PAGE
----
One of the really big changes we noticed immediately was the change in her crazy puppy behaviour. Initially, she was really tired of thinking and working out the new rules and slept a lot. It didn’t matter at all that she wasn’t going out for walks. In fact, she was calmer doing the learn to earn. My husband was sceptical at first but within a few days was so impressed he suggested we try the same technique on the kids!

Next step was walking up the lane!

red puppy

It felt like being back to square one. Red attempted to chase every leaf that blew in the wind, any stone that happened to get kicked and move, pigeons and birds, and rabbits blew her mind! All phenomena she had experienced in the garden and been fine with. She wasn’t remotely interested in the kibble and didn’t seem that aware of me on the end of the leash. After about a week or two of walking up and down the same few yards of lane doing circles and double backing, her leash walking and concentration started to improve. Each time we covered a new piece of ground she would go back a step, but with repetition of the above steps gradually we got further and further. It was a big day when we made it to the field. She finally got the hang of it. To move forward she needed to not pull. Keeping her focus by stopping every so often and practising a sit, or hand touch worked well.

Eventually, when we did let her off lead we practised recall between me and my daughter, again rewarding with food. When the situation arose we were delighted to find that I was able to recall her from a chase after both rabbits and deer!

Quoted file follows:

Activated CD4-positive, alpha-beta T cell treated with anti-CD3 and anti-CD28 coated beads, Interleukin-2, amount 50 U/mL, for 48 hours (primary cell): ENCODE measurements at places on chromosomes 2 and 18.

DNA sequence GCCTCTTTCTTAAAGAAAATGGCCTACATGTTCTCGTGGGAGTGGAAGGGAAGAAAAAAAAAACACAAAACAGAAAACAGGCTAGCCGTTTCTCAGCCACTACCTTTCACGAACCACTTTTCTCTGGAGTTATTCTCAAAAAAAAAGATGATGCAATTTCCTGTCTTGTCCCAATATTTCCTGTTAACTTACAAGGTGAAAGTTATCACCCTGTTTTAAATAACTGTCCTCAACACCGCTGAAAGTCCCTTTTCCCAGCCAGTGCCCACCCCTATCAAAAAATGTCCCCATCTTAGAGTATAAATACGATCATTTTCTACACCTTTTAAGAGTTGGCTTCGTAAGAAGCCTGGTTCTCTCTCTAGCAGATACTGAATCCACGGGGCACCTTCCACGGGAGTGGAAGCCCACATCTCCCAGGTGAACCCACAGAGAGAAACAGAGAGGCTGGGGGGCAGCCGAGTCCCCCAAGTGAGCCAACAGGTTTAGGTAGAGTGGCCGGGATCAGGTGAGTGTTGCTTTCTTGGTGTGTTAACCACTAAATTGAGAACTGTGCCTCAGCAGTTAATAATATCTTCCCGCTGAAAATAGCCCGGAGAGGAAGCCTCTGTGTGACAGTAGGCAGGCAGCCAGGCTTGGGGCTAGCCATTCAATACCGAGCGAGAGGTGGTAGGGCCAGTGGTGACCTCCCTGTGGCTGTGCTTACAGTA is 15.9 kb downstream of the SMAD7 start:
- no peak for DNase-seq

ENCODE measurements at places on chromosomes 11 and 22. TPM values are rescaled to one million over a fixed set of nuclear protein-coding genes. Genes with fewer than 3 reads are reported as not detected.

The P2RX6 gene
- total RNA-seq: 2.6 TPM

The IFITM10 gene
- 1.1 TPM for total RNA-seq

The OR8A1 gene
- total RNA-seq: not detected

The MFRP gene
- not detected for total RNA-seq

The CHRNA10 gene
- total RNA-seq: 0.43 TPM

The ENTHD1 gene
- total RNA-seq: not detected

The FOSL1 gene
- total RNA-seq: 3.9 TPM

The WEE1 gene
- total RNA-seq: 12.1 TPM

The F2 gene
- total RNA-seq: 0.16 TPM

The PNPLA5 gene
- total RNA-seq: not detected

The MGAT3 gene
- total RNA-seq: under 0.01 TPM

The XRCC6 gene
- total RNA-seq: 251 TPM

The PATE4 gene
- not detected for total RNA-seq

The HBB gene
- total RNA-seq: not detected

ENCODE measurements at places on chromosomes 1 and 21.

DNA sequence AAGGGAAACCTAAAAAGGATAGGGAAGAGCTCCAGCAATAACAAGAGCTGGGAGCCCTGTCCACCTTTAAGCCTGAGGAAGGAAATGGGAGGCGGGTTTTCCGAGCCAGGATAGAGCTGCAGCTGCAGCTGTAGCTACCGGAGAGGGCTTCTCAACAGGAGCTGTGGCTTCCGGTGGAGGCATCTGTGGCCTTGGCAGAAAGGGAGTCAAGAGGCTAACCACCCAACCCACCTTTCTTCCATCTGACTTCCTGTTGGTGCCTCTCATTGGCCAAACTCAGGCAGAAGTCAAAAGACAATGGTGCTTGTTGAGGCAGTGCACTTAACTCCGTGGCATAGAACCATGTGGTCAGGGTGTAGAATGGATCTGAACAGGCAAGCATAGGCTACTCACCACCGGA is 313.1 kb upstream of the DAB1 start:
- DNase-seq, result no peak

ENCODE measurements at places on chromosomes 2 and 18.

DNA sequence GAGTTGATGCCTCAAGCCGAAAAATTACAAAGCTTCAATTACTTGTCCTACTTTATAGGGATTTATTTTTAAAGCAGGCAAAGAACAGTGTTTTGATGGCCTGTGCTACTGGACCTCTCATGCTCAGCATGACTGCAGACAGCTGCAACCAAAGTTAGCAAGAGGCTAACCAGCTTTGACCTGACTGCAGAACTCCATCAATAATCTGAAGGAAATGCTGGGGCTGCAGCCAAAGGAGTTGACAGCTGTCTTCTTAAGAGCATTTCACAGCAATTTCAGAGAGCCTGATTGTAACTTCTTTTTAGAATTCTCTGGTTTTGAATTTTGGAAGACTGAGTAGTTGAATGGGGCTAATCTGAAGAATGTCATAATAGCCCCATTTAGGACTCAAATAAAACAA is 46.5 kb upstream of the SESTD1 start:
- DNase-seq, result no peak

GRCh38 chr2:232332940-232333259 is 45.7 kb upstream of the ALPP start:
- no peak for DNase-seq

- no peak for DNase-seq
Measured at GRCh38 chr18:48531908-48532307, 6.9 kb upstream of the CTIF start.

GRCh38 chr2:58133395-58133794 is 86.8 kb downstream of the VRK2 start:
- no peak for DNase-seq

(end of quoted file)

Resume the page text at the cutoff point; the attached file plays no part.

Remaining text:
Rewarding or reinforcing good behaviour with food worked fantastically. At the kid’s meal times, I’d put her in her crate. Each time I walked past if she was lying nice and quietly I’d drop a few bits of kibble into her crate. After just a short time she would voluntarily take herself into her crate when she saw me laying the table. When she later at 10 months old came out of the crate, she still took herself to her bed when we sit at the table to eat. Eating out at pubs and restaurants I would reward her for lying quietly next to me. Very quickly she would just settle down and be no trouble at all.

The learn to earn approach has been invaluable in managing Red through adolescence. In fact, without it, I would have really struggled, as Red has proved to be a very strong-willed female Ridgeback… as Jayne predicted very accurately on the initial home visit. It has allowed me to be more in tune with Red’s mood and level of arousal. I can read her much more accurately. Although this does work both ways! Our bond has been strengthened considerably.

Overall I would highly recommend using this technique for training your puppy.

Garden recall age 6 months. Approx 8 weeks into learn to earn training.

Follow red’s progress

Jayne Fuller, ISAP, official member of the International Society of Animal Professionals


A member of the Registration Council for Dog Training and Behaviour Practitioners.


Jayne is a provisional member of the Association of Pet Behaviour Counsellors (APBC)